|Publication number||US5730492 A|
|Application number||US 08/598,927|
|Publication date||Mar 24, 1998|
|Filing date||Feb 9, 1996|
|Priority date||Feb 9, 1996|
|Also published as||CA2245767A1, CA2245767C, DE69739654D1, EP0877674A1, EP0877674A4, EP0877674B1, WO1997028983A1|
|Publication number||08598927, 598927, US 5730492 A, US 5730492A, US-A-5730492, US5730492 A, US5730492A|
|Inventors||James C. Warrick, James Yuhas, Ken-An Lou, Gershon Yaniv|
|Original Assignee||Simula Inc.|
|Export Citation||BiBTeX, EndNote, RefMan|
|Patent Citations (14), Referenced by (29), Classifications (11), Legal Events (9)|
|External Links: USPTO, USPTO Assignment, Espacenet|
1. Field of the Invention
The present invention relates to passenger seats in passenger transport vehicles such as aircraft, and more particularly to an energy-absorbing leg assembly for such seats that limits floor reactions from a 16 g dynamic forward load to magnitudes that can be sustained by floors designed to withstand no more than a 9 g static forward load.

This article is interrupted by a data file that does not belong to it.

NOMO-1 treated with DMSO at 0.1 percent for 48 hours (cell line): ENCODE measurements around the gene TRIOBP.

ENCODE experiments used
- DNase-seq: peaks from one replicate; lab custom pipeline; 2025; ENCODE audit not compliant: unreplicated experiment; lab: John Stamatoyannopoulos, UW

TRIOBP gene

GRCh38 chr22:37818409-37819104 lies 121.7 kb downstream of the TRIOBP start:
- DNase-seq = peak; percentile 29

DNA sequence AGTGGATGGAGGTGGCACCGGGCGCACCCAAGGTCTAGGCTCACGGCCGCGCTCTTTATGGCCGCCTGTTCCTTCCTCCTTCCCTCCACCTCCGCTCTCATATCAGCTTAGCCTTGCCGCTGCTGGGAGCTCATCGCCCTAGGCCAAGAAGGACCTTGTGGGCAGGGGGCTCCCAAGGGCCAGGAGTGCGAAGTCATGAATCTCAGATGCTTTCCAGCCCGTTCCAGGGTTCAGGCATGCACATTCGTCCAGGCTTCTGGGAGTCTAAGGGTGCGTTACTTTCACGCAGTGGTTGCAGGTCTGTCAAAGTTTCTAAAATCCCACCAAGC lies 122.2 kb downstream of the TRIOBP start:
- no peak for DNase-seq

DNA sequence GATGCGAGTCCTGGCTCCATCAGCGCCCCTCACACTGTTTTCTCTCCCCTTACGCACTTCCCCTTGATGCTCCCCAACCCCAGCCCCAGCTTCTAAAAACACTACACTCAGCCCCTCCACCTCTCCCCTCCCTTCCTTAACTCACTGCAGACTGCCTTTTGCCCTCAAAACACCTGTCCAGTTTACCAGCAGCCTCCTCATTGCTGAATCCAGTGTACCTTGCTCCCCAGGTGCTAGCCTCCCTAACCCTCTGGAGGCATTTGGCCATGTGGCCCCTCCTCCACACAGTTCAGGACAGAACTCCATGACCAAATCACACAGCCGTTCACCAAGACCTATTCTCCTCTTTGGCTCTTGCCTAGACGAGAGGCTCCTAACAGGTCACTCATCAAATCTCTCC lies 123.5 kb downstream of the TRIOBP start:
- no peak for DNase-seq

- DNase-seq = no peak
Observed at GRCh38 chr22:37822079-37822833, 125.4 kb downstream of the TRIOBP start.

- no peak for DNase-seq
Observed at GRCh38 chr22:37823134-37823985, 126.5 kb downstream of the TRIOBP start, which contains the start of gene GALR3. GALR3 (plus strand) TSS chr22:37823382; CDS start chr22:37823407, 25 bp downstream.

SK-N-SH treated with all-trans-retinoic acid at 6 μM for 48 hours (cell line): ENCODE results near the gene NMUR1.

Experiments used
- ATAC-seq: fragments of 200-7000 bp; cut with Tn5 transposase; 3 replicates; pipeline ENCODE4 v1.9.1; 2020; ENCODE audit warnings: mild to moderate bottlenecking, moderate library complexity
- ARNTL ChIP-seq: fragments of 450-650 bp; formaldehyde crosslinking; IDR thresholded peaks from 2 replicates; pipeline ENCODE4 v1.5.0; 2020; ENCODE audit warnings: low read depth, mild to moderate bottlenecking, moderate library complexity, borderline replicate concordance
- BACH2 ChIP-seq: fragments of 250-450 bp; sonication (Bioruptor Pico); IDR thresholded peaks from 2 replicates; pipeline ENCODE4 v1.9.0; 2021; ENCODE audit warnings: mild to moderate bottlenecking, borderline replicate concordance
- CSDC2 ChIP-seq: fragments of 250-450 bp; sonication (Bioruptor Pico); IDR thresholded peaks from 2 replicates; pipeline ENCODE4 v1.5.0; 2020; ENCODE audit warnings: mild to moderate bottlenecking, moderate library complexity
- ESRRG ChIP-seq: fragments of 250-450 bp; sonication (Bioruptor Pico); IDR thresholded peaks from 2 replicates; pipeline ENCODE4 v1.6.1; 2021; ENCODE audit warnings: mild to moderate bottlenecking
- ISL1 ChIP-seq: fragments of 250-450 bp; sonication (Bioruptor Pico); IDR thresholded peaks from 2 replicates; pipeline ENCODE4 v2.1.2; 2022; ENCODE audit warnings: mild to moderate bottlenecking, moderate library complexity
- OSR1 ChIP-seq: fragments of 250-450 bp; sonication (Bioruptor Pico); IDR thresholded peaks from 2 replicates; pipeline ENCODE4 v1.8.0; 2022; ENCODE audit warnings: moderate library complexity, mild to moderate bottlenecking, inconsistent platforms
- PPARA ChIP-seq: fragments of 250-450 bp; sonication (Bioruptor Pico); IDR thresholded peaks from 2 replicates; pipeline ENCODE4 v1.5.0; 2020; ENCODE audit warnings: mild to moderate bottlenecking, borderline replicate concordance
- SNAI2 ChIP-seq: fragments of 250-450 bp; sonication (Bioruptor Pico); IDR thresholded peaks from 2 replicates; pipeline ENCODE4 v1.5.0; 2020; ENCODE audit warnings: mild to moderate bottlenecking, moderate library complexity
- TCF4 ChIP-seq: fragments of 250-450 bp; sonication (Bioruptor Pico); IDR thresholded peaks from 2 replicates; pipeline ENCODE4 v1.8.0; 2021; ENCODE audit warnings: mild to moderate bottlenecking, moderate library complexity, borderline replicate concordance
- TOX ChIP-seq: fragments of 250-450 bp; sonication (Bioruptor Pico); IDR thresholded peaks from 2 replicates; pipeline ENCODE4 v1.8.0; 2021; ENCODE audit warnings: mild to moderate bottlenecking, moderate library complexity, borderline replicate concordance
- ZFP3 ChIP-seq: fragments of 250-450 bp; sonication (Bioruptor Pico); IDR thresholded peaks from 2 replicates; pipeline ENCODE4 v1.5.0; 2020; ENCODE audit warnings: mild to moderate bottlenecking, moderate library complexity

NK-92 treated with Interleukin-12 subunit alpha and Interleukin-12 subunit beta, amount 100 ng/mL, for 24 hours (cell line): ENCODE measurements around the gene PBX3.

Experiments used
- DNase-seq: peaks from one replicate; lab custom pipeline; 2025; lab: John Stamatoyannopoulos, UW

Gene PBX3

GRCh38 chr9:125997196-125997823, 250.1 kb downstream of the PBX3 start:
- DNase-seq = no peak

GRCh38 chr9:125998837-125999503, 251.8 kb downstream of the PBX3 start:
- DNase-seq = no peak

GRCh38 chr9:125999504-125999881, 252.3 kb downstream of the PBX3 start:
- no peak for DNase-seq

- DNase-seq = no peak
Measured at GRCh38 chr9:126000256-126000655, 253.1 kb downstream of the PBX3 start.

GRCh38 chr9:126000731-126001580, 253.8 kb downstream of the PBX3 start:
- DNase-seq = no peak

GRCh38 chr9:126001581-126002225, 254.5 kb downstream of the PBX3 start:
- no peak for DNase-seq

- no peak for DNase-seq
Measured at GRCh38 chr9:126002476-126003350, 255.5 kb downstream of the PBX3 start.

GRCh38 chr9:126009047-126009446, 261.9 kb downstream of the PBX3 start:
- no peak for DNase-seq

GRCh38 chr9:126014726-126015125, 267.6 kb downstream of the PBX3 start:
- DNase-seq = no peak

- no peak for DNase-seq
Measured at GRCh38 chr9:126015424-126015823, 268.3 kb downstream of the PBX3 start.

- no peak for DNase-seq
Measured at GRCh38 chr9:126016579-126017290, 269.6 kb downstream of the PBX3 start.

2. Background of the Invention
The ability of passenger seats to withstand the sudden deceleration resulting from a crash is an important aspect of passenger survivability in crashes of aircraft or other passenger vehicles. However, simply strengthening the seat assemblies does not improve survivability, because heavier and stronger assemblies do not prevent the passenger seats from breaking away from floor mountings.
In most cases, seat assemblies are attached to the floor of, e.g., aircraft, using attachment fittings that are mounted in longitudinal tracks in the floor of the aircraft. The longitudinal tracks extend the length of the aircraft cabin. The cross-section of the tracks is an inverted T-slot. At one-inch increments, the track is enlarged to a circular hole. Installation of seats is performed by inserting the heads of mushroom-shaped studs protruding downward from each leg of the seat assembly into the circular holes in the floor track, then sliding the seat one-half inch forward or backward to engage the stud in the track.